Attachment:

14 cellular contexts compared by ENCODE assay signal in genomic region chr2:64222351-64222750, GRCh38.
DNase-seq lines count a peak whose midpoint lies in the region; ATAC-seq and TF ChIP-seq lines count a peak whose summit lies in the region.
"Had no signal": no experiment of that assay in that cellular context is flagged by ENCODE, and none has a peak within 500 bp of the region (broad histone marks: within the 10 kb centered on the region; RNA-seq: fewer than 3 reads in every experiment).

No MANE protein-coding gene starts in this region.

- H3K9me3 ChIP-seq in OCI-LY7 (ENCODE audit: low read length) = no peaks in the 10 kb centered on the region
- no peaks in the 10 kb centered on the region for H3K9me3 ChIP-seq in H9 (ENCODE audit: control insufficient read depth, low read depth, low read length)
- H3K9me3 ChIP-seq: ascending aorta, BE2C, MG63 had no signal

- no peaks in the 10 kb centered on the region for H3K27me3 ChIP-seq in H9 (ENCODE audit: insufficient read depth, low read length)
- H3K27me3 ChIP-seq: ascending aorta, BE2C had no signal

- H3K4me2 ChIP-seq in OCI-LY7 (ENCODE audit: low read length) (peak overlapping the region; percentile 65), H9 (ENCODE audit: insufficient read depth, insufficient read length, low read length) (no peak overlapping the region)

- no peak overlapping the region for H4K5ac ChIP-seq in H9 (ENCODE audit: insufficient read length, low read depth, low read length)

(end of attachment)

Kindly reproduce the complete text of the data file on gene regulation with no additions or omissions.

14 cellular contexts compared by ENCODE assay signal in genomic region chr2:64222351-64222750, GRCh38.
DNase-seq lines count a peak whose midpoint lies in the region; ATAC-seq and TF ChIP-seq lines count a peak whose summit lies in the region.
"Had no signal": no experiment of that assay in that cellular context is flagged by ENCODE, and none has a peak within 500 bp of the region (broad histone marks: within the 10 kb centered on the region; RNA-seq: fewer than 3 reads in every experiment).

No MANE protein-coding gene starts in this region.

- H3K9me3 ChIP-seq in OCI-LY7 (ENCODE audit: low read length) = no peaks in the 10 kb centered on the region
- no peaks in the 10 kb centered on the region for H3K9me3 ChIP-seq in H9 (ENCODE audit: control insufficient read depth, low read depth, low read length)
- H3K9me3 ChIP-seq: ascending aorta, BE2C, MG63 had no signal

- no peaks in the 10 kb centered on the region for H3K27me3 ChIP-seq in H9 (ENCODE audit: insufficient read depth, low read length)
- H3K27me3 ChIP-seq: ascending aorta, BE2C had no signal

- H3K4me2 ChIP-seq in OCI-LY7 (ENCODE audit: low read length) (peak overlapping the region; percentile 65), H9 (ENCODE audit: insufficient read depth, insufficient read length, low read length) (no peak overlapping the region)

- no peak overlapping the region for H4K5ac ChIP-seq in H9 (ENCODE audit: insufficient read length, low read depth, low read length)